In order to communicate with the laptop, an infrared USB dongle has to be attached. With a range of 15ft, this dongle includes a small scroll wheel that allows the 3D depth setting to be adjusted on-the-fly. The laptop comes preloaded with all the necessary 3D software, but you won’t start experiencing 3D until a compatible application or game is launched.
The USB dongle links up with the glasses with infrared
One problem with the polarised 3D method on Acer’s laptop is that the resolution gets split in two, with each eye seeing alternate horizontal lines. This results in a loss of detail and causes particular problems when trying to read small text. On the G51J 3D, however, each eye sees all 1,366 lines of the laptop’s display.
As soon as a suitable program is fired up the glasses take on a dimmed effect, caused by each eyepiece rapidly switching on and off. This process is timed to coincide with the display’s refresh rate, meaning each eye sees alternate frames. On standard laptop displays, which usually run at 60Hz, this would mean the refresh rate effectively halving to 30fps. By using a 120Hz display, the G51J 3D is able to provide up to 60fps for each eye when running in 3D mode.
Naturally, content designed specifically for 3D works best. It came as no surprise that the Nvdia test screen provided a real knock-your-socks-off 3D experience, with the revolving Nvidia logo really leaping out from the screen.
The quality of 3D gaming depends on the title you’re playing. Nvidia’s trawled through over 350 games and rated them as to their 3D performance: Excellent, Good, Fair and Not Recommended. When firing up a game, a screen pops up explaining what settings, if any, should be altered in order to get the game running at its best. A full list of compatible titles can be found on Nvidia’s 3D Vision website.
Run a game in 3D and you’ll be told what settings to adjust
Unlike with the Acer, which had viewing angles restricted due to the polarised glasses, you don’t need to worry about your positioning in relation to the display. However, the shuttering nature of the glasses means everything appears a lot dimmer. Although not a problem with most games, those with darker scenes can cause problems.
nice, but i hope things improve from this...
Particularly, I like how the shutterspecs have a non-laughable framerate now - but as one who was close to offering celebratory sacrifices to whichever small god was responsible when flickeriffic CRTs were washed away by rock steady LCDs, I hope we can re-double that. Anything much below 85Hz makes my eyes and head hurt after a while, and sub-72Hz is nasty. My only, thankfully brief encounters with 56Hz original SVGA were battles against near-unreadable text (monitor phosphors have FAR shorter persistance times than 50Hz TVs) and the 60Hz default was a bane.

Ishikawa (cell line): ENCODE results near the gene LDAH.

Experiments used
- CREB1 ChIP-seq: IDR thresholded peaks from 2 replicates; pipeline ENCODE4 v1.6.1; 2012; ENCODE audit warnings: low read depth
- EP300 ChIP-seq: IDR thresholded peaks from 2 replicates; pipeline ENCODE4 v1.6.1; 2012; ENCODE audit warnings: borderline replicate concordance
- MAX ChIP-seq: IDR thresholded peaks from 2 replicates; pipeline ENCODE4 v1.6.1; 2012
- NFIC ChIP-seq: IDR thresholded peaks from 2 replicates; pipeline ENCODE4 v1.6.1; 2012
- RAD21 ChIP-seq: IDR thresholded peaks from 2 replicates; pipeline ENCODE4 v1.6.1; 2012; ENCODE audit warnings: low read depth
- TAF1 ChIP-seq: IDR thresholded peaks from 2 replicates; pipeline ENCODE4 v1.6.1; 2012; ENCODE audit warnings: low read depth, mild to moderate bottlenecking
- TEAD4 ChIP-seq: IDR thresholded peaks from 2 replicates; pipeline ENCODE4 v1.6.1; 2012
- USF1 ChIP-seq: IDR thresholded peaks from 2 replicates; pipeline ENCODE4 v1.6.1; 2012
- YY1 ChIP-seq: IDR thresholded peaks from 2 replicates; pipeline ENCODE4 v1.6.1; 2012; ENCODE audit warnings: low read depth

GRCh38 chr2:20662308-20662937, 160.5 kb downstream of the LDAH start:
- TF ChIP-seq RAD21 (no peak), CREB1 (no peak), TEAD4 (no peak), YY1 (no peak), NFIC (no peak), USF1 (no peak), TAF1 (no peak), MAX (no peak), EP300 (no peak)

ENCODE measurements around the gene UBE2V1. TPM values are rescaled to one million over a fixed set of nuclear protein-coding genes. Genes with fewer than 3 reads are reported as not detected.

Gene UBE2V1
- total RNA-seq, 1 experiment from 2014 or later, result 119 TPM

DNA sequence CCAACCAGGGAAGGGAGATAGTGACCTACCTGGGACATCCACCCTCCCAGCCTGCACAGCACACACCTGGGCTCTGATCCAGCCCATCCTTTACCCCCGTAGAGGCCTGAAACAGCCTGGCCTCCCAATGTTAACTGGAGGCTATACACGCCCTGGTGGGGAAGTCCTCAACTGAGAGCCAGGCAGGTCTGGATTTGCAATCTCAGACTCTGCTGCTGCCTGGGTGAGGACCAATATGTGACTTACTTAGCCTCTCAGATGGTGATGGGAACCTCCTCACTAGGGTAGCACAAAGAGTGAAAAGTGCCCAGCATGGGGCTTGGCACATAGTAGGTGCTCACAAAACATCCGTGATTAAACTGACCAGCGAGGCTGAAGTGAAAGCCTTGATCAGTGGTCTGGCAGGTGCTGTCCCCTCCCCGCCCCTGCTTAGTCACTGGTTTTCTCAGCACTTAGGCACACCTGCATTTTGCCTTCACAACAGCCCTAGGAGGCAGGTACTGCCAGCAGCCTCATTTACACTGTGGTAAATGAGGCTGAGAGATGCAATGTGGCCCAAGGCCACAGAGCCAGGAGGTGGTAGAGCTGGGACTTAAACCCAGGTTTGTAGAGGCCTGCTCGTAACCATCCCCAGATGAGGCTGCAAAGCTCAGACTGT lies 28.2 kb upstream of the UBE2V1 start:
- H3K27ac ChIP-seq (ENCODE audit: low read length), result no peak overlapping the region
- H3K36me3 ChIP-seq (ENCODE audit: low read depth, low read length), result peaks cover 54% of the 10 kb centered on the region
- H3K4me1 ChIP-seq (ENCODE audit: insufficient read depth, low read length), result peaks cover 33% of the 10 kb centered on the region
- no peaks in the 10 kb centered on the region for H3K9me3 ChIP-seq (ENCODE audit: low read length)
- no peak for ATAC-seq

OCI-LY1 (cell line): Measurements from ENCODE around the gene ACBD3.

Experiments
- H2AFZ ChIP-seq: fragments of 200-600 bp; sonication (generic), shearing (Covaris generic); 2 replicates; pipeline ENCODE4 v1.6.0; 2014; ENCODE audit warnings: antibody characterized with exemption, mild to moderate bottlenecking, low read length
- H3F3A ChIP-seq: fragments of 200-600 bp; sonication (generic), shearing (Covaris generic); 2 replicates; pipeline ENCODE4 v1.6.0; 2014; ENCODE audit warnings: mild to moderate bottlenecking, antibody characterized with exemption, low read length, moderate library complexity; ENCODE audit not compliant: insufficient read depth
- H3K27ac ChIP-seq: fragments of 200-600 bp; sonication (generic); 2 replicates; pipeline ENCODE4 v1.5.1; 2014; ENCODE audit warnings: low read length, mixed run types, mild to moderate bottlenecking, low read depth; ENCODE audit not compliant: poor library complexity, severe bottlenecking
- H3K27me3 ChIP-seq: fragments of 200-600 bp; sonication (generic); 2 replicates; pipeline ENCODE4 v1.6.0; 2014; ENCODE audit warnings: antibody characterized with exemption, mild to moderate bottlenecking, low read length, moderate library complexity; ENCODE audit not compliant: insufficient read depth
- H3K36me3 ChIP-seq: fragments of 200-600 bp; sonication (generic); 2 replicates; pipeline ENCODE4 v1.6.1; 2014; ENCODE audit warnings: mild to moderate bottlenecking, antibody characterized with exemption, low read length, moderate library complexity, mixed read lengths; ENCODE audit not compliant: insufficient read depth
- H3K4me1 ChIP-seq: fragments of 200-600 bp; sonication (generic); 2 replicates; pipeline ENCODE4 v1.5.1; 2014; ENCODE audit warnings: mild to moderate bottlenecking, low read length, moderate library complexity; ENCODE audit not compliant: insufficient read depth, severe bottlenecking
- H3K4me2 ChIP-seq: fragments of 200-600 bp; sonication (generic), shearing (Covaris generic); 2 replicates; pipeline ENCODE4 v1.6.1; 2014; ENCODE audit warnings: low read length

No, it's not one of these stupid "powerline fields cook my brain" claims. Set me up a CRT and I will have a fairly good chance of guessing what the refresh rate is if it's between 37i and 75p. The flickering is visible and eventually causes irritation, much like the also-detectable 15.6kHz whistle from a TV tube. However there is an upper limit to what even the most hyperactive rods & cones will detect before their nerve impulses reach 100% duty cycle and the output is considered as "steady". Even with it right up against the eye (making the whole world flicker!) instead of only being a relatively small, distant screen, 120Hz Per Eye should do the trick. We have 200Hz TVs now, allegedly, for whatever good they're supposed to give against a 100Hz (or 50Hz 2D LCD), so it can't be impossible.
By the way, what causes the framerate to drop so? Is it because it's having to render two seperate scenes but not flip the buffer for either of them (except flipping between L & R of course) until both are updated to prevent mind-warping 3-dimensional "tearing"? Like, a 3D Vblank? If they're not doing this, then I see no reason why simply jittering the POV position left and right by a few inches for each drawn frame and dropping the result into a different buffer should be difficult.
Suppose what we need is some kind of SLI-type setup that can offer a reasonable guarantee of maintaining 60fps for each eye to keep up the illusion... well so long as you keep the detail levels down ;)
Finally why do we need to wait for special software to support this concept? Descent, Terra Nova and a few others have been supporting shutterspecs and other true-3D render methods since the mid 90s (ever since fully shaded & textured polys became a practical prospect) and the guys selling the devices allegedly had go-between drivers for a variety of other titles to retroactively enable it. Can't we do similar now? And where, goddammit, is my 3D, HD-movie-capturing digital camera?
External IR emitter?
Has Will asked Asus why the IR emitter for the glasses isn't integrated into the lid?
BTW, the alternating shutter glasses effectively have the fps of the display, as the odd-numbered frames display the left image, and the even-numbered the right.